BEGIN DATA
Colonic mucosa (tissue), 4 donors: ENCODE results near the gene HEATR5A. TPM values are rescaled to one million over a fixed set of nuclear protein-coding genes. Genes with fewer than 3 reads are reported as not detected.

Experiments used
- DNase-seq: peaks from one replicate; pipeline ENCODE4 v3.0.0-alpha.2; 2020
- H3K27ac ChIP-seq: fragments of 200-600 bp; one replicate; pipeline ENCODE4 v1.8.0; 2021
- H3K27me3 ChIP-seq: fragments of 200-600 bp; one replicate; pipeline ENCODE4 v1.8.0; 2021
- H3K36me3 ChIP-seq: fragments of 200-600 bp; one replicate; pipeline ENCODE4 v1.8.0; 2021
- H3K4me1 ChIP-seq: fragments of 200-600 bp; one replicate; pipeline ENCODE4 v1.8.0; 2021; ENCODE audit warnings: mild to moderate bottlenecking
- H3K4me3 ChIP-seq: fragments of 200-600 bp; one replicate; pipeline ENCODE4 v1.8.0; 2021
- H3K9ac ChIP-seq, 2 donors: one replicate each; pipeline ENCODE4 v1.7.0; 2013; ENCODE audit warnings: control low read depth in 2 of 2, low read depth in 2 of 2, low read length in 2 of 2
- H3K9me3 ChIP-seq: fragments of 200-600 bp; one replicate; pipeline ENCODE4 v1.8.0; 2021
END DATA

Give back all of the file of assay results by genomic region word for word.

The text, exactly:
Colonic mucosa (tissue), 4 donors: ENCODE results near the gene HEATR5A. TPM values are rescaled to one million over a fixed set of nuclear protein-coding genes. Genes with fewer than 3 reads are reported as not detected.

Experiments used
- DNase-seq: peaks from one replicate; pipeline ENCODE4 v3.0.0-alpha.2; 2020
- H3K27ac ChIP-seq: fragments of 200-600 bp; one replicate; pipeline ENCODE4 v1.8.0; 2021
- H3K27me3 ChIP-seq: fragments of 200-600 bp; one replicate; pipeline ENCODE4 v1.8.0; 2021
- H3K36me3 ChIP-seq: fragments of 200-600 bp; one replicate; pipeline ENCODE4 v1.8.0; 2021
- H3K4me1 ChIP-seq: fragments of 200-600 bp; one replicate; pipeline ENCODE4 v1.8.0; 2021; ENCODE audit warnings: mild to moderate bottlenecking
- H3K4me3 ChIP-seq: fragments of 200-600 bp; one replicate; pipeline ENCODE4 v1.8.0; 2021
- H3K9ac ChIP-seq, 2 donors: one replicate each; pipeline ENCODE4 v1.7.0; 2013; ENCODE audit warnings: control low read depth in 2 of 2, low read depth in 2 of 2, low read length in 2 of 2
- H3K9me3 ChIP-seq: fragments of 200-600 bp; one replicate; pipeline ENCODE4 v1.8.0; 2021